This study was funded by Alcon Research, Ltd. Study performance, data analysis, and paper preparation were conducted in accordance with GPP2 guidelines. Emily Bovier, Ph.D., Michael Engles, Ph.D., and Laura Fletcher, M.S., assisted in data collection. Kevin O’Brien, M.S., was involved in equipment design. Jay Pepose, M.D., Jeff Whittsett, M.D., Bret Fisher, M.D., John Berdahl, M.D., Cynthia Matossian, M.D., and Robert Rivera, M.D., supervised the collaborating clinical sites and conducted the clinical assessments.


  1. P. H. Ernest, “Light-transmission-spectrum comparison of foldable intraocular lenses,” Journal of Cataract & Refractive Surgery, vol. 30, no. 8, pp. 1755–1758, 2004. View at: Publisher Site | Google Scholar
  2. D. T. Organisciak and D. K. Vaughan, “Retinal light damage: mechanisms and protection,” Progress in Retinal and Eye Research, vol. 29, no. 2, pp. 113–134, 2010. View at: Publisher Site | Google Scholar
  3. W. T. Ham Jr., H. A. Mueller, and D. H. Sliney, “Retinal sensitivity to damage from short wavelength light,” Nature, vol. 260, no. 5547, pp. 153–155, 1976. View at: Publisher Site | Google Scholar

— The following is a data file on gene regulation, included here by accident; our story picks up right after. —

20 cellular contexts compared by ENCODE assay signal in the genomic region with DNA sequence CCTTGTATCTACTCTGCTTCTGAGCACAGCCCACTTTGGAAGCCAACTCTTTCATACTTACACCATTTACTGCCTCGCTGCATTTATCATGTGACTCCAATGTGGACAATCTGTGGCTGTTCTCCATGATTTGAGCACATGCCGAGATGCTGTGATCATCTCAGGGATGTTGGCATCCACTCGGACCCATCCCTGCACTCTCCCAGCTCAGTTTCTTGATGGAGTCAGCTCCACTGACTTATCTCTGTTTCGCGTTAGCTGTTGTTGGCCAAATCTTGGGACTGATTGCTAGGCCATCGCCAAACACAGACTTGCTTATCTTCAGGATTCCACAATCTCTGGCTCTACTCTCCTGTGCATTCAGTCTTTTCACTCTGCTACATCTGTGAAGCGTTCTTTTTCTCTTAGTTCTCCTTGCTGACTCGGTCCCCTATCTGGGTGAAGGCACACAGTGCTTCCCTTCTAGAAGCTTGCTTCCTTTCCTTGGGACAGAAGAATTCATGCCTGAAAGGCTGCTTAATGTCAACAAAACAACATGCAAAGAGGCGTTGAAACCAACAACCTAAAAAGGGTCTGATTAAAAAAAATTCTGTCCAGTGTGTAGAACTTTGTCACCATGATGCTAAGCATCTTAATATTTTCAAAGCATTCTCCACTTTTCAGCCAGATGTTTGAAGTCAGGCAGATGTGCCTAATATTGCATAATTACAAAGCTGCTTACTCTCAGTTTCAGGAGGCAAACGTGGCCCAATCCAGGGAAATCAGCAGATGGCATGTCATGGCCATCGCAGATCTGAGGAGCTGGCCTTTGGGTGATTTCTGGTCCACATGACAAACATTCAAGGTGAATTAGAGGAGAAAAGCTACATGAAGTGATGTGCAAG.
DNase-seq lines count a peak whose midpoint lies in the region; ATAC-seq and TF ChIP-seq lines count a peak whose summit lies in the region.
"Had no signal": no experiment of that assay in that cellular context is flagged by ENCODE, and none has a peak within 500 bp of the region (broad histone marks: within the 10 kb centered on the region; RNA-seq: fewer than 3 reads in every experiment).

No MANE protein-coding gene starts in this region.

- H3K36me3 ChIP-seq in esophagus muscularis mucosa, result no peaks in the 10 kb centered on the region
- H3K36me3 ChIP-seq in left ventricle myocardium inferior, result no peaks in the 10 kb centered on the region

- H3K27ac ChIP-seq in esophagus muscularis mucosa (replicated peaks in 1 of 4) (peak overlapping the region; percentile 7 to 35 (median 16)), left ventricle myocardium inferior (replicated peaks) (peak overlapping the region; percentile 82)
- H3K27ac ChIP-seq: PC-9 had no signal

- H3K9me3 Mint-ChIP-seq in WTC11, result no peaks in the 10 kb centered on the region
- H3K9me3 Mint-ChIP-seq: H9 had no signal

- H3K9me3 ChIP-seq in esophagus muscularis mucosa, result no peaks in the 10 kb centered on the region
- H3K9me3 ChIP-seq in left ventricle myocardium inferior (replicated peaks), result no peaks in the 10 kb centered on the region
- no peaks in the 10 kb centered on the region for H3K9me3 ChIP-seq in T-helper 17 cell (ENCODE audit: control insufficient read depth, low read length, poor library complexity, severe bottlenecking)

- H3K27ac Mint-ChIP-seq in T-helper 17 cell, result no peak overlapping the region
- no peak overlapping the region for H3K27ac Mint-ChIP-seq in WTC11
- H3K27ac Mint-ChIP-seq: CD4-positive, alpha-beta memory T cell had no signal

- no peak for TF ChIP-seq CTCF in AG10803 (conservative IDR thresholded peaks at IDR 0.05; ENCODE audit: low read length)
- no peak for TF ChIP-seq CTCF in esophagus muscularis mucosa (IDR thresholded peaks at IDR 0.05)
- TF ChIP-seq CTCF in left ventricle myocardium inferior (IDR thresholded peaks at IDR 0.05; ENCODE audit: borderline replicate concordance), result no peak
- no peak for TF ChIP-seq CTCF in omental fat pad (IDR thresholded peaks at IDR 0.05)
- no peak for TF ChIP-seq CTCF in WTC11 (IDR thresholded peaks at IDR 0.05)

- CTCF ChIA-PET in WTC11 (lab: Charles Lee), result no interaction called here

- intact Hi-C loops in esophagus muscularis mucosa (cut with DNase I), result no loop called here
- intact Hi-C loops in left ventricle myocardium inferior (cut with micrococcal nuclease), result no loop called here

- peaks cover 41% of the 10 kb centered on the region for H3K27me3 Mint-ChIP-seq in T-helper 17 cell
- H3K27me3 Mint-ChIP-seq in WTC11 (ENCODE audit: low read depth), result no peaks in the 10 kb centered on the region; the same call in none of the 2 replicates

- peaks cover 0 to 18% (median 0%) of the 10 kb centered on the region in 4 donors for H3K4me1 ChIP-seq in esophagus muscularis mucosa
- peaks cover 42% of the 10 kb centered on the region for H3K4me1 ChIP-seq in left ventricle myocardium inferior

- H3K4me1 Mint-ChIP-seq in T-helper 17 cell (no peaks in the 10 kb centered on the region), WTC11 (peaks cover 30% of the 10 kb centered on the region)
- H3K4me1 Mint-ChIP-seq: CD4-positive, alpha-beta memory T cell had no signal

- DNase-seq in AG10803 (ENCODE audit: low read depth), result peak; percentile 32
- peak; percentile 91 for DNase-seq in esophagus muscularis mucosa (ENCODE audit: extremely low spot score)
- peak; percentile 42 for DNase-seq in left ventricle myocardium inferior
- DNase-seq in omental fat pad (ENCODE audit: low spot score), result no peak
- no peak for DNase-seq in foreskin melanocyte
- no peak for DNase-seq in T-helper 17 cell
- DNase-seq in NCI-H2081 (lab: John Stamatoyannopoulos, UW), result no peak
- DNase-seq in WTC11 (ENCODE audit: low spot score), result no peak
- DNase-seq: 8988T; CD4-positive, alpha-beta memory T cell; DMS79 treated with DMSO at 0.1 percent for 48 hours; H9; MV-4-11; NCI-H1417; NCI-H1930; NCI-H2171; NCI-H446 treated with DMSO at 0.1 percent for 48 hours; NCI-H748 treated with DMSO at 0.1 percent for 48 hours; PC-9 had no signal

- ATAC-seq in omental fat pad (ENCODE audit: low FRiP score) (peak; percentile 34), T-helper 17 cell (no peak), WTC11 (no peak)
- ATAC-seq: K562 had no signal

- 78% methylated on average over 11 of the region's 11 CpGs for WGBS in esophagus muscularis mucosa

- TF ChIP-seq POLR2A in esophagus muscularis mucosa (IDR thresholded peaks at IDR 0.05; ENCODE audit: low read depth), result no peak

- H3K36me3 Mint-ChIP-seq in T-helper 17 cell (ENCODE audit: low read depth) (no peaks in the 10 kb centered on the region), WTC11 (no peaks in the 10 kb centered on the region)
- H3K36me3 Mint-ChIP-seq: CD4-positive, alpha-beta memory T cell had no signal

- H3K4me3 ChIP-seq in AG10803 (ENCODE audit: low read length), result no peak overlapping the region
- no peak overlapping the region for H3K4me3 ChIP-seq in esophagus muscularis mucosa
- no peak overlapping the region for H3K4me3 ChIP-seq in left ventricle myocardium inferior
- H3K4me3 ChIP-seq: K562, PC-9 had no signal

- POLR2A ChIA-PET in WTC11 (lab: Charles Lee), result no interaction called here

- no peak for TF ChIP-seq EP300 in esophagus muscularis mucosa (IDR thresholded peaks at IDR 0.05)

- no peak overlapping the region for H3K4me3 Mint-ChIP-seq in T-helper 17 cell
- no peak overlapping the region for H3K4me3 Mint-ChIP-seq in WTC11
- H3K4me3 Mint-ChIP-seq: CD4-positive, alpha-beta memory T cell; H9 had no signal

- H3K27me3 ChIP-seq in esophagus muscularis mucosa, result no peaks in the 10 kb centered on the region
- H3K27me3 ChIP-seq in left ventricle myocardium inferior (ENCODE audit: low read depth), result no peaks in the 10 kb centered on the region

4. B. R. Hammond, B. A. Johnson, and E. R. George, “Oxidative photodegradation of ocular tissues: beneficial effects of filtering and exogenous antioxidants,” Experimental Eye Research, vol. 129, pp. 135–150, 2014. View at: Publisher Site | Google Scholar
  5. C. Delcourt, A. Cougnard-Grégoire, M. Boniol et al., “Lifetime exposure to ambient ultraviolet radiation and the risk for cataract extraction and age-related macular degeneration: the Alienor Study,” Investigative Ophthalmology & Visual Science, vol. 55, no. 11, pp. 7619–7627, 2014. View at: Publisher Site | Google Scholar
  6. B. R. Wooten, B. R. Hammond, and L. M. Renzi, “Using scotopic and photopic flicker to measure lens optical density,” Ophthalmic and Physiological Optics, vol. 27, no. 4, pp. 321–328, 2007. View at: Publisher Site | Google Scholar
  7. B. R. Hammond Jr., B. R. Wooten, and B. Smollon, “Assessment of the validity of in vivo methods of measuring human macular pigment optical density,” Optometry and Vision Science, vol. 82, no. 5, pp. 387–404, 2005. View at: Publisher Site | Google Scholar
  8. B. R. Hammond Jr. and L. M. Fletcher, “Influence of the dietary carotenoids lutein and zeaxanthin on visual performance: application to baseball,” The American Journal of Clinical Nutrition, vol. 96, no. 5, pp. 1207S–1213S, 2012. View at: Publisher Site | Google Scholar